Public Debt, Primitive Datum?


Giuseppe Eusepi and Richard E. Wagner give an analysis on Public Debt.

In the preface to his Guide to Aesthetics, the Italian liberal philosopher Benedetto Croce, in trying to define what art is all about, starts by stating what art is not. Following Croce’s example, Eusepi and Wagner explain what public debt is not within a democratic system of political economy. To define something by negation as a mode of investigation might lead one to believe that it is a pure exercise in rhetoric that can be dragged on indefinitely. This belief would be wrong. The definition by negation that Public Debt. An Illusion of Democratic Political Economy presents is necessary to explain the deeply misleading character of standard analyses on public debt.

Public Debt is not a work espousing the Ricardian equivalence between public debt and taxation. Nor is it a marginal critique of the Keynesian theory of fiscal policy. Public Debt explains the wrong-headed character of both Ricardian and Keynesian traditions within a democratic setting of political economy. While the concept of sovereign debt has a place within both Ricardian and Keynesian frameworks, it is oxymoronic when transplanted into a democratic setting where there is no room for a sovereign in the flesh with his own budget. When it comes to democracy, politicians can issue debt without being liable for its repayment, for they are simply intermediaries within the process of creating public debt. Contrary to the monarchical times of old, public debt is an illusion within democratic polities. To say this is not to deny that public debt exists, but is only to recognize that no identifiable agent is responsible for the creation or the extinction of public debt. Contrary to monarchical times, public debt in democracy imposes liabilities on one part of the population (taxpayers) while establishing benefits for another part (bondholders).

“Public debt has long been viewed as a primitive datum, as providing a starting point for analysis. To the contrary, public debt is a derivative outcome from a democratic budgetary process.”

Contrary to the conventional illusion about public debt, an entirely different view of public debt emerges from Antonio de Viti de Marco’s microeconomic approach. In his conceptual distinction between cooperative and monopolistic forms of democracy lies understanding as to why public debt in a democratic context is completely different from a pre-democratic one.

Public debt has long been viewed as a primitive datum, as providing a starting point for analysis. To the contrary, public debt is a derivative outcome from a democratic budgetary process. This point is important because the budgetary process may create public debt or may not; therefore, that process becomes crucial to explaining why public debt is created. If debt is a primitive datum, or an uncaused cause, as it is viewed by the standard macroeconomic approach, the only relevant aspect to be analyzed is the ratio of public debt to GDP.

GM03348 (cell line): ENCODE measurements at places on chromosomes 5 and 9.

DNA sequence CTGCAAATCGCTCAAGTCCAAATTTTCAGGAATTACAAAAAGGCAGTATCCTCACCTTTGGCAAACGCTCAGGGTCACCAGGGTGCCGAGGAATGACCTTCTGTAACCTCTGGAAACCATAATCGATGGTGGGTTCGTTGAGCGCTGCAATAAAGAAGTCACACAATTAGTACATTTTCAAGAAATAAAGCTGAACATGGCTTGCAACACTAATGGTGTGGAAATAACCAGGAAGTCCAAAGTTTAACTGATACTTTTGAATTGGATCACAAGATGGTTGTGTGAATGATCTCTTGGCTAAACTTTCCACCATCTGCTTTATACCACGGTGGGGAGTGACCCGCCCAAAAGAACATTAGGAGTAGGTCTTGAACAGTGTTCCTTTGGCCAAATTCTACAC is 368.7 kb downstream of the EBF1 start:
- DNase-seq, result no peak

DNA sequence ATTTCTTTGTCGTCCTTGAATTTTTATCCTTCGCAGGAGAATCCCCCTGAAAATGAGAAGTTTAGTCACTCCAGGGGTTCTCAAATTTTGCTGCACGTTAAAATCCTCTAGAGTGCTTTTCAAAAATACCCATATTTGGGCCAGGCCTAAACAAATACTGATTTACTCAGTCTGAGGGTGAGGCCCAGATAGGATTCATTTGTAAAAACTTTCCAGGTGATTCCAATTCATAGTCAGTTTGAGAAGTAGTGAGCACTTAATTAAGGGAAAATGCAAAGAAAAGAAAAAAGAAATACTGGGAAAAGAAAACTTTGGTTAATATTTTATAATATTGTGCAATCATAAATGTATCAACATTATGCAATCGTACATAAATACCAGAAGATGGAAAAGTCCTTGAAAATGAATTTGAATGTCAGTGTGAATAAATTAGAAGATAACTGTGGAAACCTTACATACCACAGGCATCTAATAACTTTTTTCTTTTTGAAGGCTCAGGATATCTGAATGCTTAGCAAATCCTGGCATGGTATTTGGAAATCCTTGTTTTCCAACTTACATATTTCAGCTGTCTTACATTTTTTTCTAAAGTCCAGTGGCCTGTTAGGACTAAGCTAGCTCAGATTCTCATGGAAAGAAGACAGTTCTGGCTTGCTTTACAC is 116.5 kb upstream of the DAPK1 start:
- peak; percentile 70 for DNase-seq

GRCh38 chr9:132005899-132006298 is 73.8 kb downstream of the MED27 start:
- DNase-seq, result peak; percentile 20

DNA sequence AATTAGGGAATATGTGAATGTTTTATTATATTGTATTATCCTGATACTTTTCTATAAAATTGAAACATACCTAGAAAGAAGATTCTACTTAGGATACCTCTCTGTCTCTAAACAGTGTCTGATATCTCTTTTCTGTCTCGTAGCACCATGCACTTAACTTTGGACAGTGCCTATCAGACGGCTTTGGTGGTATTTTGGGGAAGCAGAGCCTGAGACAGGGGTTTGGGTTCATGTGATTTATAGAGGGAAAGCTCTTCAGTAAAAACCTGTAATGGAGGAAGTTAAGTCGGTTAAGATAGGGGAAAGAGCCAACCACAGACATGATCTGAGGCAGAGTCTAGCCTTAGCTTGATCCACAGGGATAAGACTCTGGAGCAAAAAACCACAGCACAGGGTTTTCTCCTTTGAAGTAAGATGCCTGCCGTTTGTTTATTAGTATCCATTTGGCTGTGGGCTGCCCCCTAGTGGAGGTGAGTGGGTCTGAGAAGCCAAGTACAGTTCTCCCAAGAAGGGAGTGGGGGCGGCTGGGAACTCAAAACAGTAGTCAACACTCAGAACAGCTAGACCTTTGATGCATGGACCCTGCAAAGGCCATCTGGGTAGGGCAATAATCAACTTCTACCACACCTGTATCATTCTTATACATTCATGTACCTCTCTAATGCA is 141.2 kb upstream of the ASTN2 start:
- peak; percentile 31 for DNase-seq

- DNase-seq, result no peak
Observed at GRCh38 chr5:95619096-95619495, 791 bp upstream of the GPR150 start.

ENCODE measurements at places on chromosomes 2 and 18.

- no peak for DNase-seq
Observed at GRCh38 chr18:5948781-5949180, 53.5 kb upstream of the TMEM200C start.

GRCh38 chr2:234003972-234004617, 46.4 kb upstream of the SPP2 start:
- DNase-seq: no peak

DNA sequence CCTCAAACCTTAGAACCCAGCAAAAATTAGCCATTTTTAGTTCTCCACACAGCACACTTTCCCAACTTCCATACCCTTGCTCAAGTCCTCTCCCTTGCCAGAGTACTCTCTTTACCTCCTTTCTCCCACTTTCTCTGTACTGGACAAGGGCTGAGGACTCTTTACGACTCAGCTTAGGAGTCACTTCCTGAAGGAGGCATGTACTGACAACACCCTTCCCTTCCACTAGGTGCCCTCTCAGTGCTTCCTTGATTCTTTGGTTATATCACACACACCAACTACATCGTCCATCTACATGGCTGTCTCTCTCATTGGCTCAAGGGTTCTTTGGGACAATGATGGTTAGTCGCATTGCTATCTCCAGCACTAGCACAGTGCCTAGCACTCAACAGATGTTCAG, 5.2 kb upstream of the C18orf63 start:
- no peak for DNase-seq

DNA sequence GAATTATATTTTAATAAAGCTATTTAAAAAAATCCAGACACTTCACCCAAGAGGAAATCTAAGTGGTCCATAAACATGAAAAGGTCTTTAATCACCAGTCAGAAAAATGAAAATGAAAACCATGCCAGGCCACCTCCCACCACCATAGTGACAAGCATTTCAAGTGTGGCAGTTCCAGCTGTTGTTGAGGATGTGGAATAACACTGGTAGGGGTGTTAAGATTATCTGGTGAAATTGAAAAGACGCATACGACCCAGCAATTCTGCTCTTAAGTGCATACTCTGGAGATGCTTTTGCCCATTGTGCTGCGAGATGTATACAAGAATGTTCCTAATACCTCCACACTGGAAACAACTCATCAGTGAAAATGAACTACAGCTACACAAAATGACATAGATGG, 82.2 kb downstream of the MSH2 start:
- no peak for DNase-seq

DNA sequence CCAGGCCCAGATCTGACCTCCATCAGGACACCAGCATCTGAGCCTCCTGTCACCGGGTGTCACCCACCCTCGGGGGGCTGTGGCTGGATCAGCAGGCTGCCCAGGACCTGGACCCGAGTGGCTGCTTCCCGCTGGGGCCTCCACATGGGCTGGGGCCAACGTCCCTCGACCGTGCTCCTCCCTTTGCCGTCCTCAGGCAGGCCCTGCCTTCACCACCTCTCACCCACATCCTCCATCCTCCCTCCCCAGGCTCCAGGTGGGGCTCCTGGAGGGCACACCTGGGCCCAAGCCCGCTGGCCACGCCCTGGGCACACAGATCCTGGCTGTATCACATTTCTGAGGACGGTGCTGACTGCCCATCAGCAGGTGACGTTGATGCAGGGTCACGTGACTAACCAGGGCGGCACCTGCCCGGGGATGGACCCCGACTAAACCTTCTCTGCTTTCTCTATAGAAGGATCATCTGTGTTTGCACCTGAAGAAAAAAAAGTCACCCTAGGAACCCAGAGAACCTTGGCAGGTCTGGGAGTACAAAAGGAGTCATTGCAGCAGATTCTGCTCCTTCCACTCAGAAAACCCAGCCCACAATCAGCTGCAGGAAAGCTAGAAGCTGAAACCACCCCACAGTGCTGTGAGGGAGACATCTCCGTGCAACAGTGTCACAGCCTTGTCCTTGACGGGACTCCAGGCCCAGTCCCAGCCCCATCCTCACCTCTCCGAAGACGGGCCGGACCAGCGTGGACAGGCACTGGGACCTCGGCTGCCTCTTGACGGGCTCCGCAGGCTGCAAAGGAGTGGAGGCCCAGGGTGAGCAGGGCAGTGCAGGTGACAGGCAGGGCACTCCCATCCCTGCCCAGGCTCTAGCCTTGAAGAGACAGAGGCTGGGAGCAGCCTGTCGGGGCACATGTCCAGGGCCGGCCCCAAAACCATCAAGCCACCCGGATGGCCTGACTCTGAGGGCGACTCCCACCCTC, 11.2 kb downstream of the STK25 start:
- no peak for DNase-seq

What makes de Viti’s analysis interesting and relevant is his analytical distinction between a cooperative state, whose logic simply mimics market consensus, and a monopolistic state as a form of a real democracy, where consensus is replaced by the logic of majority and minority.

The insight that emerges from the standpoint of a monopolistic state is that public debt becomes a form of shell game. Similar to this gambling game, where the operator must convince the players of the legitimacy of the game using a sleight of hand, government operates a shifting of cost from dominant to subordinate groups as covered by an ideology of self-governance.

A further argument surrounding public debt is its ability to corrupt the language and practice of political economy. As an example of where a distorted vision of public debt can lead, it is instructive to consider a contract. Although a contract represents the purest concept in economic interaction, when that concept is extended to public ordering, leaving aside the hypothetical construction of a cooperative state, it becomes an expedient to obscure the role that public debt has in favoring politically dominant groups.

Public Debt, Political Economy, Finance, Money, Keynesian, Ricardian


Public Debt
An Illusion of Democratic Political Economy

By Giuseppe Eusepi and Richard E. Wagner
is available now.

, , , , , , , , , ,


Subscribe to our RSS feed and social profiles to receive updates.

No comments yet.

Leave a Reply

%d bloggers like this: